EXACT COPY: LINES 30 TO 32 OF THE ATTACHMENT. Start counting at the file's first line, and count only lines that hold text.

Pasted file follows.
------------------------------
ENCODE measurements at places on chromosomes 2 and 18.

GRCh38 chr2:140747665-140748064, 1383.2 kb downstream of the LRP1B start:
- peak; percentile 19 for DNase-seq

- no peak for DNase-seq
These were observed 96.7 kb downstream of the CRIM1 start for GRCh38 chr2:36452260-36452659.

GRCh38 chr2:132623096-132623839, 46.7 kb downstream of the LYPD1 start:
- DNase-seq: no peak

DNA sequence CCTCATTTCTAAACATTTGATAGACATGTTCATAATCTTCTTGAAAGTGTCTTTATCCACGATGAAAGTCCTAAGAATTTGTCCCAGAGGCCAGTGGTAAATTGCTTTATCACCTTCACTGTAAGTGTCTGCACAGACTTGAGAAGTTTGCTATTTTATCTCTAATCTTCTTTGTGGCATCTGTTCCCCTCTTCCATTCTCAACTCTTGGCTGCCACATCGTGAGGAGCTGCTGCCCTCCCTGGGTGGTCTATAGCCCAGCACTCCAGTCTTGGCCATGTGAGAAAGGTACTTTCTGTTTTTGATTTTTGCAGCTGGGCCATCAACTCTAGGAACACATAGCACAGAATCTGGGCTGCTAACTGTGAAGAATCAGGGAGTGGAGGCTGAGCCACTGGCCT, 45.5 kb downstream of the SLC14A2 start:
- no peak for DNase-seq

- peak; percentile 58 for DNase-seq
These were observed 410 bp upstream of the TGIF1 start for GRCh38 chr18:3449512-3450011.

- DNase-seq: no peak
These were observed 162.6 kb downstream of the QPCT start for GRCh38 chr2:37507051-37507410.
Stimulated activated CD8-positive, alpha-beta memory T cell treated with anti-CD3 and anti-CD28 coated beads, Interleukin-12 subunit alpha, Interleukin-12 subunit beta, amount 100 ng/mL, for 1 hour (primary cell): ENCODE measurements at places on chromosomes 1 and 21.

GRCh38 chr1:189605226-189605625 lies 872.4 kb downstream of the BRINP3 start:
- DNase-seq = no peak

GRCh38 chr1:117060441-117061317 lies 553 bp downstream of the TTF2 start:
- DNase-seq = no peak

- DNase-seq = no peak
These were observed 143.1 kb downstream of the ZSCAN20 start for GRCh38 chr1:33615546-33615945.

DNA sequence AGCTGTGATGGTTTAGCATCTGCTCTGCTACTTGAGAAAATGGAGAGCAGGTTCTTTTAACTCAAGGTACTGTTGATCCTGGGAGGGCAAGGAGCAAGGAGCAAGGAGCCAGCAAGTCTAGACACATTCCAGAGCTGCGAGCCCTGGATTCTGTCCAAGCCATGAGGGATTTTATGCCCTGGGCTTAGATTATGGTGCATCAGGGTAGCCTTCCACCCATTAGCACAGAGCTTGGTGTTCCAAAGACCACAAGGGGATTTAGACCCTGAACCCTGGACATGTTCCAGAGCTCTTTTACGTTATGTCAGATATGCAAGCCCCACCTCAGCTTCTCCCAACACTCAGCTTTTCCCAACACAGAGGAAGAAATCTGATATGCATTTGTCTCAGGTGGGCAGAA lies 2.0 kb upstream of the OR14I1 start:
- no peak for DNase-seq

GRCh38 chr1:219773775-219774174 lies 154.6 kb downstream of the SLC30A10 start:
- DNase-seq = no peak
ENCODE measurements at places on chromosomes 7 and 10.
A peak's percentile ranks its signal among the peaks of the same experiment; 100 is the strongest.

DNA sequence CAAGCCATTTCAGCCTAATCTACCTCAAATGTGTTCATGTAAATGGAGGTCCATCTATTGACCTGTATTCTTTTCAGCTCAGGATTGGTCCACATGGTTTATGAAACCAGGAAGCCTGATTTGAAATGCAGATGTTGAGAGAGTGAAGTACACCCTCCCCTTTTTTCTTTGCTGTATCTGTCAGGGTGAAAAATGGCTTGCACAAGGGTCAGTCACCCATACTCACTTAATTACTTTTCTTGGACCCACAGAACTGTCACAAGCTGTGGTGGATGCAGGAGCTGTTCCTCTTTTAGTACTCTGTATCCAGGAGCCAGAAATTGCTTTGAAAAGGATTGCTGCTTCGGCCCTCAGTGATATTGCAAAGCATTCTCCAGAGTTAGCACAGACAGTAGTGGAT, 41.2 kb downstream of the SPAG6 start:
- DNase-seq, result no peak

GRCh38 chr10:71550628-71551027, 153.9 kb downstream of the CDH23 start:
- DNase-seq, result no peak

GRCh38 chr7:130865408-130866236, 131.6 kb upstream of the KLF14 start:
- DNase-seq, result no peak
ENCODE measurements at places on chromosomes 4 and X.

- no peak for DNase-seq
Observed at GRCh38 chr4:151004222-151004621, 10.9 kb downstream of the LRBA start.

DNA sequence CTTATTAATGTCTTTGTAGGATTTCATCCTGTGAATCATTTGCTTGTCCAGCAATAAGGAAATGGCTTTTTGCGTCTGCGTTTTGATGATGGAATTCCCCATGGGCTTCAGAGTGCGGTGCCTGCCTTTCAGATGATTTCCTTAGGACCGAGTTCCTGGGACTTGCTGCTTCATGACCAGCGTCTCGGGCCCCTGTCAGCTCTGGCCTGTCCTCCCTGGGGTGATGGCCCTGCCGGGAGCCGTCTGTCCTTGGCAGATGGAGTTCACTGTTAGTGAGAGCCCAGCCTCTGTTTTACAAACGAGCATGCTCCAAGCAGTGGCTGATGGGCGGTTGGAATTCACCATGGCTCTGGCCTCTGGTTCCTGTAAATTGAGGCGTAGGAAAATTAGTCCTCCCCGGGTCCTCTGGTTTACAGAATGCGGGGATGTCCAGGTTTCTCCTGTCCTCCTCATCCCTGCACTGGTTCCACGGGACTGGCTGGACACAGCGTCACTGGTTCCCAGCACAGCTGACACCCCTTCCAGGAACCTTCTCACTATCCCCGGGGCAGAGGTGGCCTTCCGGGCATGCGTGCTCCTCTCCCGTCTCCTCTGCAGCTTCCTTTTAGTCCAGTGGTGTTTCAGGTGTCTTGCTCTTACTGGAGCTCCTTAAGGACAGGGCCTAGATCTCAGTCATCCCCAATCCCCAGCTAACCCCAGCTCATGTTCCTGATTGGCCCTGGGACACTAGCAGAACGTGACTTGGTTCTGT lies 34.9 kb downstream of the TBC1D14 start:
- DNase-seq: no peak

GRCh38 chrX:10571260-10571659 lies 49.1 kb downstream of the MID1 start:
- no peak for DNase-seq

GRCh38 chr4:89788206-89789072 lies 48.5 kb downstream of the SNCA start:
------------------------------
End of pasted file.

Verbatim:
- DNase-seq, result no peak

GRCh38 chr7:130865408-130866236, 131.6 kb upstream of the KLF14 start:
- DNase-seq, result no peak